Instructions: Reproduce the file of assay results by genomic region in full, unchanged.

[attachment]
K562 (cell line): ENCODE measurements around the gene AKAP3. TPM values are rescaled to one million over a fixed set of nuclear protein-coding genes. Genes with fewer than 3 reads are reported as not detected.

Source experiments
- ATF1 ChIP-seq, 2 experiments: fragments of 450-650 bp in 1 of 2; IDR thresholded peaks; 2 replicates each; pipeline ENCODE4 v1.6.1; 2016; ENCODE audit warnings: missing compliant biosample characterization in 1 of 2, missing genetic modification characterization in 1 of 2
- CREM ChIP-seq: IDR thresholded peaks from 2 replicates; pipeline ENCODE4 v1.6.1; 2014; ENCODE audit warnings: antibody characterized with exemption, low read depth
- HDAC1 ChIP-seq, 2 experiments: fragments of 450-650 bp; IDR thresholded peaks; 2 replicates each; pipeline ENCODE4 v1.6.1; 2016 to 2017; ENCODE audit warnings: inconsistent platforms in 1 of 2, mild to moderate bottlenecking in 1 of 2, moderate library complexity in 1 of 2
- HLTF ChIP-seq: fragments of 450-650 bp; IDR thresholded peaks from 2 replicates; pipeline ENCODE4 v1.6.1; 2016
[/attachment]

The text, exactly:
K562 (cell line): ENCODE measurements around the gene AKAP3. TPM values are rescaled to one million over a fixed set of nuclear protein-coding genes. Genes with fewer than 3 reads are reported as not detected.

Source experiments
- ATF1 ChIP-seq, 2 experiments: fragments of 450-650 bp in 1 of 2; IDR thresholded peaks; 2 replicates each; pipeline ENCODE4 v1.6.1; 2016; ENCODE audit warnings: missing compliant biosample characterization in 1 of 2, missing genetic modification characterization in 1 of 2
- CREM ChIP-seq: IDR thresholded peaks from 2 replicates; pipeline ENCODE4 v1.6.1; 2014; ENCODE audit warnings: antibody characterized with exemption, low read depth
- HDAC1 ChIP-seq, 2 experiments: fragments of 450-650 bp; IDR thresholded peaks; 2 replicates each; pipeline ENCODE4 v1.6.1; 2016 to 2017; ENCODE audit warnings: inconsistent platforms in 1 of 2, mild to moderate bottlenecking in 1 of 2, moderate library complexity in 1 of 2
- HLTF ChIP-seq: fragments of 450-650 bp; IDR thresholded peaks from 2 replicates; pipeline ENCODE4 v1.6.1; 2016